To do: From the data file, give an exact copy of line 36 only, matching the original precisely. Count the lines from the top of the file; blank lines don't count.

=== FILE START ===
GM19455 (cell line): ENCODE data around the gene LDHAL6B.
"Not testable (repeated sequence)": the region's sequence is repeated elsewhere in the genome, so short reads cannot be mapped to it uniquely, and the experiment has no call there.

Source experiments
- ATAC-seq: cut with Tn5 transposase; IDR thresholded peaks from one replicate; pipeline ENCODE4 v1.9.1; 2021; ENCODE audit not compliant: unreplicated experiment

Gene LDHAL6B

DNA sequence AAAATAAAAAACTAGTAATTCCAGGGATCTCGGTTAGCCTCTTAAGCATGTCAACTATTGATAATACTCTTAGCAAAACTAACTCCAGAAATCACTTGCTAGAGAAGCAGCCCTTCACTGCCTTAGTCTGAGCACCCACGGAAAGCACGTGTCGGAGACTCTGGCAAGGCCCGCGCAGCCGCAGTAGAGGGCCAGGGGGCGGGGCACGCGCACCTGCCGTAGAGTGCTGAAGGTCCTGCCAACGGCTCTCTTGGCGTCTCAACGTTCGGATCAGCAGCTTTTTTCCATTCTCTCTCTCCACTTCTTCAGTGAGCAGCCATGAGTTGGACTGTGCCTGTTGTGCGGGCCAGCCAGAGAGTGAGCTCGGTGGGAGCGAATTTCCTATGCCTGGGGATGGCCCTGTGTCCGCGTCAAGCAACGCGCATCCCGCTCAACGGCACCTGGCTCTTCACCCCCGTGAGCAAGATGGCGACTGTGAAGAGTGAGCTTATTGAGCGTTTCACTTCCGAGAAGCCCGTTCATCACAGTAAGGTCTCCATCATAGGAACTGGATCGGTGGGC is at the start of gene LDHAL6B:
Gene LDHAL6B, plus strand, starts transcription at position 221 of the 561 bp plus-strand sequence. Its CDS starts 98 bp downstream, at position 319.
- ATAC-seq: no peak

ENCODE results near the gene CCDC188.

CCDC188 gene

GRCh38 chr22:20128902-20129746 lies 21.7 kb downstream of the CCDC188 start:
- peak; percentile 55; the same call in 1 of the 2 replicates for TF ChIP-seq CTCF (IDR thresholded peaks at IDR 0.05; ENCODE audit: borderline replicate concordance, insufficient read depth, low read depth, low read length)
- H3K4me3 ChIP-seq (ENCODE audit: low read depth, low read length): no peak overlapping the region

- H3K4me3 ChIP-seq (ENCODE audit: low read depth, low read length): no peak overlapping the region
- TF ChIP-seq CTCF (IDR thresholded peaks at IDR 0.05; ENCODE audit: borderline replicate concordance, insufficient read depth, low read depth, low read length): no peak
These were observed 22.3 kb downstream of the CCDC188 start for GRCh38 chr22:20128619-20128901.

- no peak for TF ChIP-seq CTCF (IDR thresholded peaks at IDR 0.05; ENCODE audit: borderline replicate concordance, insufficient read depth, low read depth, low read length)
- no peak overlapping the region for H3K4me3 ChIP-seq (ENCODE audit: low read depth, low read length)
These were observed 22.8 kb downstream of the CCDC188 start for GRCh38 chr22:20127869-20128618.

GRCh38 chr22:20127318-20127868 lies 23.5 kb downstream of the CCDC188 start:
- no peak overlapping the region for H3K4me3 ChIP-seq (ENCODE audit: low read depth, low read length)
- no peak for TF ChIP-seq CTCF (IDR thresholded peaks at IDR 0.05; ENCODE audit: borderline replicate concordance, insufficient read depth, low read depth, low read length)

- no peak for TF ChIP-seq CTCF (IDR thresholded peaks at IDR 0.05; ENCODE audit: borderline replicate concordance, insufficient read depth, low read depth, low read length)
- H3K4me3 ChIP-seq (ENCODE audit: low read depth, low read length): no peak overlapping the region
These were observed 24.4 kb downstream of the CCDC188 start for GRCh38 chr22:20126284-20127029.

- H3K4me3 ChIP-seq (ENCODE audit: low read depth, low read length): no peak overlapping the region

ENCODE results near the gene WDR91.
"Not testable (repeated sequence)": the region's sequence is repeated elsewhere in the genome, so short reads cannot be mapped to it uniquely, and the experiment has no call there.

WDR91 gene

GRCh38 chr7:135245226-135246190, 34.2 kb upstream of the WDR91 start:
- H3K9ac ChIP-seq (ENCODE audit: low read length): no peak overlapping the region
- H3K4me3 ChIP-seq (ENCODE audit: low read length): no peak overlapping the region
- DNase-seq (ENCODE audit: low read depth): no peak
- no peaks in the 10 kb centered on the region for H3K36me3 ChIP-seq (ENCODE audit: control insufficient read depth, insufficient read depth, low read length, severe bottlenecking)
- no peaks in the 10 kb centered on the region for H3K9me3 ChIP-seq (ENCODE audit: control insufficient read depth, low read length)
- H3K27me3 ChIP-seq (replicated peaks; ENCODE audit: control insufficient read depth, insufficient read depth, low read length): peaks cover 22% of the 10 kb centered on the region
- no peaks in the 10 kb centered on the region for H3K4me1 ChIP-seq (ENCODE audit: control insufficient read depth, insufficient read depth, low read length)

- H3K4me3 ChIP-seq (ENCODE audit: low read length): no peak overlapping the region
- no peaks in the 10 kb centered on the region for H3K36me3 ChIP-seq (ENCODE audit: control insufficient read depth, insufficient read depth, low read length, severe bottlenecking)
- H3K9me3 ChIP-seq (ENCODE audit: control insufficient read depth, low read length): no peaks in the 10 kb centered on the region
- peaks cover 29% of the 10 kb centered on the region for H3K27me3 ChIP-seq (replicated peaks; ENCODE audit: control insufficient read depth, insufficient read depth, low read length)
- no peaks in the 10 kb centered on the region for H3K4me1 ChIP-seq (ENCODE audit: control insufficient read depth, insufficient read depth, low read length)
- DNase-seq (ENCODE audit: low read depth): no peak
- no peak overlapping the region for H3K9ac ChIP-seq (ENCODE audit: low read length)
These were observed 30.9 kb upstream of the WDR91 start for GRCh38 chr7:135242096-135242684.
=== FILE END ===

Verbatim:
- H3K27me3 ChIP-seq (replicated peaks; ENCODE audit: control insufficient read depth, insufficient read depth, low read length): peaks cover 22% of the 10 kb centered on the region